Antibiotics lower TB cases by over half

The Health Ministry and health funds implemented a program to fight TB during the past 15 years.

March 28, 2012 04:53
2 minute read.
Medicine [illustrative]

Medicine pills drugs prescription 311. (photo credit: Thinkstock/Imagebank)


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The prevalence of tuberculosis, often referred to as TB, in Israel was reduced by more than half between 1998 and 2010 by ensuring that patients regularly take a “cocktail” of antibiotics until the bacterial disease is defeated, the Health Ministry said on Tuesday.

World TB Day was held this week.

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The ministry and the four health funds have implemented the program to fight TB during the past 15 years using specially trained teams. The prevalence has dropped from 10.9 cases per 100,000 residents to 4.5 per 100,000. The success of treatment, which is reduced if TB patients stop taking their medications when they feel better but the bacteria are not destroyed, has increased from 26 percent in 1998 to 85% today.

In 2010, some 8.8 million people around the world contracted TB, according to the World Health Organization.

Most of them were in Southeast Asis, Africa and the northern part of the Pacific region.

The Health Ministry’s AIDS and TB Department reported in 2010 a total of 344 new TB patients, compared to 347 a year before. Most of the new patients (87.5%) were born outside Israel, mostly in countries where TB is endemic.

The tuberculosis mycobacterium was discovered by Dr.


Robert Koch in 1882. In that year, one out of every seven residents of Europe and America died of TB. Despite high hopes that the discovery would help fight the disease, since then more than 200 million people around the world have died of the lung infection.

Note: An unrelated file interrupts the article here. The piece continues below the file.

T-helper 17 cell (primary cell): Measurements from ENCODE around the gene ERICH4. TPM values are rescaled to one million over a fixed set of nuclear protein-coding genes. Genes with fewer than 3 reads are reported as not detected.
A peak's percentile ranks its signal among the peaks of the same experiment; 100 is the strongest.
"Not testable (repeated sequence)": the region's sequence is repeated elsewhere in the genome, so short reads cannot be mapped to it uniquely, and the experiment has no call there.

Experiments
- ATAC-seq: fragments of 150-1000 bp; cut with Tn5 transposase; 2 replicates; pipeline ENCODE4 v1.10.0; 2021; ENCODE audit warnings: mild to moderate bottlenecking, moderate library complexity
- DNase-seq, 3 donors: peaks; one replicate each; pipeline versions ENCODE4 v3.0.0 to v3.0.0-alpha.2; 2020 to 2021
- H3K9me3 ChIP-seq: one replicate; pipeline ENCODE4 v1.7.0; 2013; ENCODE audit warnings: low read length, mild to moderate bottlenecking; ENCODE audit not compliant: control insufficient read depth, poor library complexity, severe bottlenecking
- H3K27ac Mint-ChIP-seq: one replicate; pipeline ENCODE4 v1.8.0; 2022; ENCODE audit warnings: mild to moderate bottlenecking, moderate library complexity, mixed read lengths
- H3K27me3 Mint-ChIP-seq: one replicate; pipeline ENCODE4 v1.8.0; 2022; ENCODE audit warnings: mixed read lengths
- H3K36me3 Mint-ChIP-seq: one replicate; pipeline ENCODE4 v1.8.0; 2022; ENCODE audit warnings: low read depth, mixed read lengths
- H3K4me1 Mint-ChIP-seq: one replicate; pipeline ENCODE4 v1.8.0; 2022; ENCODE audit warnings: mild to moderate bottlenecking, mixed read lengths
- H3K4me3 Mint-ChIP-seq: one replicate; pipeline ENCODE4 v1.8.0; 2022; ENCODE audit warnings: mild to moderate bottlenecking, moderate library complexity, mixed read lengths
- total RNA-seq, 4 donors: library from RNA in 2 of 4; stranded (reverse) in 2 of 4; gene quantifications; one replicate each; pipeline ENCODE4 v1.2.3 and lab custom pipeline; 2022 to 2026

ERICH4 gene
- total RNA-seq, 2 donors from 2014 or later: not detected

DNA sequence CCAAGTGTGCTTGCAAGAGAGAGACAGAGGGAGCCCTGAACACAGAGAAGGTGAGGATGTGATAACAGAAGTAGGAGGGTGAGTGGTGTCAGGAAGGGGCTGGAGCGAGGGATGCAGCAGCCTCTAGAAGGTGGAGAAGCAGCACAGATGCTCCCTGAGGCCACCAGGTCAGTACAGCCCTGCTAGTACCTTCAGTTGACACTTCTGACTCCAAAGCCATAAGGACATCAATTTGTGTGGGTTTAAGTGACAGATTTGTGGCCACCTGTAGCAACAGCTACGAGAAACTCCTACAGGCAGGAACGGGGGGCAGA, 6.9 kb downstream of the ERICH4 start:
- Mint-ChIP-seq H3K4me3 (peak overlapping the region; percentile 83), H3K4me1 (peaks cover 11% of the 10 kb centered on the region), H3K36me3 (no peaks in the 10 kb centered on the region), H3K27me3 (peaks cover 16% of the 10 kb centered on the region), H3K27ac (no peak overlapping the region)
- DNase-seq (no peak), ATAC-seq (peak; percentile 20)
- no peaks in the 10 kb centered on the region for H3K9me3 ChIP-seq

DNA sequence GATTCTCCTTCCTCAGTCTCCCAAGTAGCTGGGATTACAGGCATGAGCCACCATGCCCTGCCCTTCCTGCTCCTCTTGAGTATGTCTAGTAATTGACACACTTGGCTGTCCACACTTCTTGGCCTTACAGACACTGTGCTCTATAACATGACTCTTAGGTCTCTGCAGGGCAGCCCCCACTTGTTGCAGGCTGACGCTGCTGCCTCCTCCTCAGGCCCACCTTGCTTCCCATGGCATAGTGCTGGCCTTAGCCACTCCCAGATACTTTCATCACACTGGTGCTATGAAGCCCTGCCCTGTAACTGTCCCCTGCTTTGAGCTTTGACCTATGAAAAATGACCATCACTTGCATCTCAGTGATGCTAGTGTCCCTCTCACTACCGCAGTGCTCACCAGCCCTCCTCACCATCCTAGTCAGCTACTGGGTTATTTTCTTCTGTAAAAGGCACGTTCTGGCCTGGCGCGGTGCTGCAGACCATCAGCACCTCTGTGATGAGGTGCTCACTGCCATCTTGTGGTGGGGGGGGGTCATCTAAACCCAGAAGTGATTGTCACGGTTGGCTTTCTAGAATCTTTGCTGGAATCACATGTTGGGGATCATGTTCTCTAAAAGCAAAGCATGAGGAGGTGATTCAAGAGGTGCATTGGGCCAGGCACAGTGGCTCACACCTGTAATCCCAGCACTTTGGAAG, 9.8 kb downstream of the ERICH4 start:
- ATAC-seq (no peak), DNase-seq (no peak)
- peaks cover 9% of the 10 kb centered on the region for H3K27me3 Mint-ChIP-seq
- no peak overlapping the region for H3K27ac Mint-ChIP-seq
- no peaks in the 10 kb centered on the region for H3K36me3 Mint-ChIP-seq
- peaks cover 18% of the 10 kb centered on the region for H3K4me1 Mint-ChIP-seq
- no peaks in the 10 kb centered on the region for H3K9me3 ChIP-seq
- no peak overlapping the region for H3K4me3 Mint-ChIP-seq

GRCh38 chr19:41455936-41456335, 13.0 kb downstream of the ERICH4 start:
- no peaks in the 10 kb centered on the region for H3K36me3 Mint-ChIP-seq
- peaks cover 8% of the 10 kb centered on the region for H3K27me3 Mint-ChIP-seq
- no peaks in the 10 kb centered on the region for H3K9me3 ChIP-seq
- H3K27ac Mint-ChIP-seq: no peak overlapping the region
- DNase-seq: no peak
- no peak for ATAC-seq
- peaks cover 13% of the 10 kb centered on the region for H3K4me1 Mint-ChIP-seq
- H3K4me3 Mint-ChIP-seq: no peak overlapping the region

Since the 1980s, there has been an increase in prevalence in the developed countries. In 1993, the WHO declared for the first time that TB had caused a global emergency.

In 1996, TB was declared a “dangerous infectious disease” in Israel, and the next year, a national program to fight it was launched.

To recover, TB patients must take the drug cocktail for at least six months without interruption.

Doing so brings about a more than 90% recovery rate. Before antibiotics were discovered, half of all patients died of it. As people don’t like to be “bothered” to take their pills when they feel better, the policy is “short-course directly observed treatment” (DOTS).

This has worked so well in Israel that the WHO’s European Region recognized its DOTS program as a “success story.”

If the cocktail is not taken properly, multi-drug resistant TB bacteria result, reducing the success in treatment. Some Israeli patients who have not been helped by any antibiotics have been identified.

A conference on fighting TB will be held on Wednesday at Tel Aviv Sourasky Medical Center.

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